Belief in God, or even a non-theistic but still philosophical outlook, helps us to move beyond self, and into community.

Surely that is better than an inward focused, self-centred existence?

Wednesday, February 07, 2007

A New Car - what a decision!

We ordered a new car today. It's been one of the more difficult decisions we've had to make in a long time. On one hand, how does one justify owning a new car when two thirds of the world is starving? On the other hand, I have need of a reliable car in order to fulfil my ministry. (It would be all but impossible, for example, to travel to meetings around the diocese, and to my regular commitment at Portsmouth College, without such transport.)

There is a large part of me that wishes I lived in a part of the world where I could travel by foot, bike, or unreliable public transport to just one meeting per day...a part of the world, in other words, where such slow progress was the norm (and where one would have many more hours for thought and prayer). But that is not the world I live in.

Tomorrow, for example, I will take a school assembly, in Emsworth. Then I will hack over to Clanfield, just in time for a tutorial for my degree course. I will dash back home for a quick bite of lunch, before going on down to our Church for our monthly 'meesy church'. After nipping home for tea, the evening already includes one funeral visit...and a return home to check the emails, open the post, and get to work on Sunday evening's sermon....which is already running late.

I'm not complaining...a enjoy life that is lived to the max. However, I am, I suppose, justifying to myself that to live this kind of lifestyle I need a vehicle that I can rely on - and which won't eat up my time in getting quotes and arranging repairs - and throwing me unexpected repair bills. My current car, which has been a faithful servant for the last 2 and a half years, is starting to need such attention (tyres, brakes and exhaust are all nearing the end of their useful lives). The new (smaller) car, on the other hand, has all new parts, a full warranty, and a set monthly cost.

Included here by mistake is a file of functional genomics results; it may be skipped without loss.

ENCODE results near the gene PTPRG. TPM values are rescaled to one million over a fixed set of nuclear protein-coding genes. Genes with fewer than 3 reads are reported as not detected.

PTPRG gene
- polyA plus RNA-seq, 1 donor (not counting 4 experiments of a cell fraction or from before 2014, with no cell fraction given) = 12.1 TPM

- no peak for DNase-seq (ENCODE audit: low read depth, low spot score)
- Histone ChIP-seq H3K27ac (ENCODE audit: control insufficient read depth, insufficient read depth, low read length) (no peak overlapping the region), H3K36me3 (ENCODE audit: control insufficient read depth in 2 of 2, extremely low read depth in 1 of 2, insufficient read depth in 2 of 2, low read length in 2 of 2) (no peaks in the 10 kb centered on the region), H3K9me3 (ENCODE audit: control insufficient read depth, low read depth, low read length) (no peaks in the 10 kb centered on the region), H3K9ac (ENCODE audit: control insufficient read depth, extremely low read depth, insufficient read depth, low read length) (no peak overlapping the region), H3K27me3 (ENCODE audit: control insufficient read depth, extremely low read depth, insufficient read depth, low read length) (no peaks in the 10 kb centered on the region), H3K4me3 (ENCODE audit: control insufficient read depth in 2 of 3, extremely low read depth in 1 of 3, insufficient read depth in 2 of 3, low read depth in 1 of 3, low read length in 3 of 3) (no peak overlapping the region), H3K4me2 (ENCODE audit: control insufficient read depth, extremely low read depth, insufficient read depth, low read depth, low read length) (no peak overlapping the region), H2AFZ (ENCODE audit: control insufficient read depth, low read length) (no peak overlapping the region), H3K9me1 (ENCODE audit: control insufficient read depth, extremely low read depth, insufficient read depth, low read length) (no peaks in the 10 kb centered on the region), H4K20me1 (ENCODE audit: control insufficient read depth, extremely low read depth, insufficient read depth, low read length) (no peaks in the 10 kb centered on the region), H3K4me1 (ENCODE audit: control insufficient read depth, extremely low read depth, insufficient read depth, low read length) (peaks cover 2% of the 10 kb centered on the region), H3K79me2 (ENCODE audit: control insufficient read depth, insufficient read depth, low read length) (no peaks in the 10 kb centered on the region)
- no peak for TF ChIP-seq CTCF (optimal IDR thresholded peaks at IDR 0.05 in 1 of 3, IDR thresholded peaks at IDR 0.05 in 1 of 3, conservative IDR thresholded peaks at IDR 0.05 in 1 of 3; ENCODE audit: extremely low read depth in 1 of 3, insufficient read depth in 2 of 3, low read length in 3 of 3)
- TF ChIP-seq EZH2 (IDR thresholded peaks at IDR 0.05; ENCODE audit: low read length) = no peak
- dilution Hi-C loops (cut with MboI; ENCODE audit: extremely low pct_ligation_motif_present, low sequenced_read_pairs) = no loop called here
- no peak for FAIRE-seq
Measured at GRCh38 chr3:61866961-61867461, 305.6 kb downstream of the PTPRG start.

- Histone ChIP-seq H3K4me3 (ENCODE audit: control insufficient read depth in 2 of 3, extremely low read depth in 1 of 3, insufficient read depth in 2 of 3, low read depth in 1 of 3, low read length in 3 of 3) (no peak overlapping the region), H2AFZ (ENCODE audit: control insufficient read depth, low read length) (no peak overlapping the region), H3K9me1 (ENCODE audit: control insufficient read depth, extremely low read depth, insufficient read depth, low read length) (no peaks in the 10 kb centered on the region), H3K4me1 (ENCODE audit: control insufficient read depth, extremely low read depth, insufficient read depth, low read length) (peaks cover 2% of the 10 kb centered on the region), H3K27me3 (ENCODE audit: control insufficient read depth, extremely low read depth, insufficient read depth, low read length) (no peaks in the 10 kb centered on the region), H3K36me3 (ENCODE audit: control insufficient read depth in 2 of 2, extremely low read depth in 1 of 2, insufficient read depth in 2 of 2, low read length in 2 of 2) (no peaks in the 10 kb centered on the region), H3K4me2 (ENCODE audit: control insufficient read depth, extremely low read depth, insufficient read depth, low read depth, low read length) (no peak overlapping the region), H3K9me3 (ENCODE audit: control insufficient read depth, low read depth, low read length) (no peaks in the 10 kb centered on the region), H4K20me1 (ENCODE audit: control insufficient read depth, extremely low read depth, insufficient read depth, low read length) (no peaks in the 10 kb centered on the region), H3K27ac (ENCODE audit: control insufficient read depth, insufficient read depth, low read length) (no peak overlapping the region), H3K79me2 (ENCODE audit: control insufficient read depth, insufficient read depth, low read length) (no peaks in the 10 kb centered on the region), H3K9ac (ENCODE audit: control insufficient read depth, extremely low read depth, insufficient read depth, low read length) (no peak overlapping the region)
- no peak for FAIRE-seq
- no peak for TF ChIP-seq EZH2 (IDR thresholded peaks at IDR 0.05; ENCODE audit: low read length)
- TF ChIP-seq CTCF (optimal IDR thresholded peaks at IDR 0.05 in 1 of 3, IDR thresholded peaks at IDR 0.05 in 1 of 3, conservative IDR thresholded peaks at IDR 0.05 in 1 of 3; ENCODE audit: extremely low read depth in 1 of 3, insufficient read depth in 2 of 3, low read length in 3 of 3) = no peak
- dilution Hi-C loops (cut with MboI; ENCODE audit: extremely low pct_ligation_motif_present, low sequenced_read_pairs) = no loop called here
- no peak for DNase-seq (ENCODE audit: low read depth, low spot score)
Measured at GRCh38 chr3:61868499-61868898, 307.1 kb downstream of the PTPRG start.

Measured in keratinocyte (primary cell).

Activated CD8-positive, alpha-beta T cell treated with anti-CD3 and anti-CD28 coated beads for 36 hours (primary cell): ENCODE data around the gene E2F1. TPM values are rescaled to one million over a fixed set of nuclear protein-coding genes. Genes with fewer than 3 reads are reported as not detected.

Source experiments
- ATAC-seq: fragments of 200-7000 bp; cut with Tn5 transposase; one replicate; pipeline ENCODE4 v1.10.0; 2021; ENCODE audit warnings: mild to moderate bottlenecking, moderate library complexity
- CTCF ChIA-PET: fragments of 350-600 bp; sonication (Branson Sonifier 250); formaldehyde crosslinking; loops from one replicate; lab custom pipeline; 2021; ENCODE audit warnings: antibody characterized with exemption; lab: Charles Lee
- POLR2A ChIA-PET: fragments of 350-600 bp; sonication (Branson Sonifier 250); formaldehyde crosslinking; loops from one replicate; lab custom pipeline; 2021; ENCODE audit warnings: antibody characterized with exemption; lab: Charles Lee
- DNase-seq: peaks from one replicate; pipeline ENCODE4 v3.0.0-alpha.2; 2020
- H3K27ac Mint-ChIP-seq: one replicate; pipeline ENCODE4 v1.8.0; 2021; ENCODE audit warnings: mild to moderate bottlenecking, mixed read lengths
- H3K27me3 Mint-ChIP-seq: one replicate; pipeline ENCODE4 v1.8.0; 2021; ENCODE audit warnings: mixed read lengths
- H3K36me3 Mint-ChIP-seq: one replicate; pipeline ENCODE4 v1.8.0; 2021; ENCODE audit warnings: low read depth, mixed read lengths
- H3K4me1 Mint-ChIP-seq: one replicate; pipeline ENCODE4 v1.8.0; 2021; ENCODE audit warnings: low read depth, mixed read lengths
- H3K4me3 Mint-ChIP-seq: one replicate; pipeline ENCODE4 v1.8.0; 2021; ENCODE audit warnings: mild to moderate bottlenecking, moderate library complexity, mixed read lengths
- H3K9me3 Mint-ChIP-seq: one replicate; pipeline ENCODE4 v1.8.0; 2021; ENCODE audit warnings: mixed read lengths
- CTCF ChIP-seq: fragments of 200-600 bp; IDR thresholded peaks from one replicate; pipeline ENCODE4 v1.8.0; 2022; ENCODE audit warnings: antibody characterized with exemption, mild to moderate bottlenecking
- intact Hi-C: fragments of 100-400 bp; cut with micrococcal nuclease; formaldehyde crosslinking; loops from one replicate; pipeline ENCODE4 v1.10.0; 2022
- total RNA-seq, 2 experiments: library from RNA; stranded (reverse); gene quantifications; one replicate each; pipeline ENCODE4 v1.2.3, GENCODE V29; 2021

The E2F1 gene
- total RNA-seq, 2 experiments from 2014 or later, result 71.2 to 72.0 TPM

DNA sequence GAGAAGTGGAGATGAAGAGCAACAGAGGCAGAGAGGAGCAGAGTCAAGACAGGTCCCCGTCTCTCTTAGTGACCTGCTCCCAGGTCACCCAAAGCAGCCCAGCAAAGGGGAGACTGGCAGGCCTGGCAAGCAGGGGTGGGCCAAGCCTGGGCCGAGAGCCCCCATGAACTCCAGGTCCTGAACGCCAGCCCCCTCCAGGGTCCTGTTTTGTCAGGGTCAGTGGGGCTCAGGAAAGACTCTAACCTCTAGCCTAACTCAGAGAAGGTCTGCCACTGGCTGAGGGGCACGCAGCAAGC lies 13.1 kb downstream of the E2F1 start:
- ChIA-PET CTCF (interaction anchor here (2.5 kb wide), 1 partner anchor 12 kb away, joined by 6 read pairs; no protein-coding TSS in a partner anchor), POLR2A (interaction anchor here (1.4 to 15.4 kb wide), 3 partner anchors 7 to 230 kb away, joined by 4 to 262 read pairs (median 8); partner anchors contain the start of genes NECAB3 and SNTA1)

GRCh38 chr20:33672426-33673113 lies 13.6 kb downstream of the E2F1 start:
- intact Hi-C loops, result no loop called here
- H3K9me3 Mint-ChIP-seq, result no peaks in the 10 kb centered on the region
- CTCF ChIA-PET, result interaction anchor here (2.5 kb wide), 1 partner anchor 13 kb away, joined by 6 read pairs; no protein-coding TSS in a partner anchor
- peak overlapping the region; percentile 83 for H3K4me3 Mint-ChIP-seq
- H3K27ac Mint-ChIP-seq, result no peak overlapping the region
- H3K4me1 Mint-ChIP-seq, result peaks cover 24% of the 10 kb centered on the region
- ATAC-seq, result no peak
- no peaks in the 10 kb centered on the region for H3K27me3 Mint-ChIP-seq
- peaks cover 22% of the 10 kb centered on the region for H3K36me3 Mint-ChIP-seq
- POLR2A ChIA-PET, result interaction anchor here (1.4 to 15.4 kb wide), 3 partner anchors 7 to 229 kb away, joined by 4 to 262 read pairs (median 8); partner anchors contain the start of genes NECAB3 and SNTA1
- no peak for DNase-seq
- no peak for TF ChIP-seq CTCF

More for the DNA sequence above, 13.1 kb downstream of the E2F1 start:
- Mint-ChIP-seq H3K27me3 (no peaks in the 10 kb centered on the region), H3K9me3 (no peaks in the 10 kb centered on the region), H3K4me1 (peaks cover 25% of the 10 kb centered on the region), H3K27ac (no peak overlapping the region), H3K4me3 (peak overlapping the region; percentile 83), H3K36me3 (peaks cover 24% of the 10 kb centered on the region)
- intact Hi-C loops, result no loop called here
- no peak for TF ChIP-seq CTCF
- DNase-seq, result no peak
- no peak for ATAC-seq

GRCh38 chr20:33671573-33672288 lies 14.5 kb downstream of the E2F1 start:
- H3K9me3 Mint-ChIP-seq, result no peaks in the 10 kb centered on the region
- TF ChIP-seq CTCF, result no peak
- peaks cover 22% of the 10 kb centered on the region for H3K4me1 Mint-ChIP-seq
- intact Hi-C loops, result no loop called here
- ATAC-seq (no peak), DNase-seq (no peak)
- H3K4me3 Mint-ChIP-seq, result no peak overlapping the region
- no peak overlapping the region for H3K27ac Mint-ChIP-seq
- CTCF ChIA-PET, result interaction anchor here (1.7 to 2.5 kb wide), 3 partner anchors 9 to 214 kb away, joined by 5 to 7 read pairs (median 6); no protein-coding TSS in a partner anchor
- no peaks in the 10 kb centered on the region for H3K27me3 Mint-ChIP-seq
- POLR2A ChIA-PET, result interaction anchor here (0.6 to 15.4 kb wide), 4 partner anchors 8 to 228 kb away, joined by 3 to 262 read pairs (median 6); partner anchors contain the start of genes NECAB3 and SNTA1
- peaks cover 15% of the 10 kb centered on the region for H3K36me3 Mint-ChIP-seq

So, I've made a decision - I've gone for reliability and financial dependability over the lottery of owning an increasing aging car.

But I suppose the fact I am blogging about this shows that I don't feel entirely easy about the decision. There's no doubt that there is an element of luxury about my new toy.

Those of us who have enough money to be able to afford choices have to make tough ones all the time. How much to give? How much to use? The balance between need and pleasure. Decisions, decisions, decisions....

...and none of them is easy.

Tuesday, February 06, 2007

Why didn't Jesus write it down?!

Recently, during a seminar at Portsmouth College (where I am Chaplain) a student asked a most intelligent question. "Why" he asked, "didn't Jesus write any of his teaching down? It would have made it so much easier to know what the truth is".

I don't know what the religious background of that particular student is, but many of our students are Muslims - who regard the Qur'an as the very words of God - transmitted directly, and without human interpretation, directly through Muhammed. This is somewhat in contrast to the belief of most Christians who (rightly I think) regard the Bible as a collection of books which were inspired by God, but most definitely written by human hands. (There are of course some Christians who have a more 'dictated' view of the Bible...but that's a topic for another day.)

So why didn't Jesus write his teachings down? The stories we do have of him, in the Gospels, certainly indicate that he could read...and even if he could not write, he could have quite easily dictated his message. Why didn't he?

Perhaps Jesus realised that if he were to write his teaching down, it would quickly become the source of arguments between people of passionate view-points. Human language is such a limited medium...it is so often unable to carry the shades of meaning that a speaker wishes to convey. (I know of what I speak after many sermons!)

Perhaps Jesus wanted to leave enough space between his spoken words for the Holy Spirit to be able to do the job of interpretation...at a much deeper level than words alone can penetrate. Perhaps that is why he spoke so often in parables too: parables are fictional stories which contain truth...truth which can speak to our hearts not our heads.

Well...it's a theory. Have you got a better one? Click on the 'comments' link below to share it!

Monday, February 05, 2007

Avian Flu Madness

I wonder if you, like me, are getting rather tired of the coverage being given to the outbreak of avian flu. Last night's BBC news devoted over 10 mins of its coverage, including having reporters on the scene, and long interviews with locals. One interview I saw was critical of Defra for (I quote more or less) "not providing enough information on what was going for people who don't have cable TV". In other words, this local was complaining to the nation about the vitally important fact that Defra had not, apparently, put leaflets through everyone's door. However, they pointed out, Defra was otherwise doing a very good job. (Well that's alright then).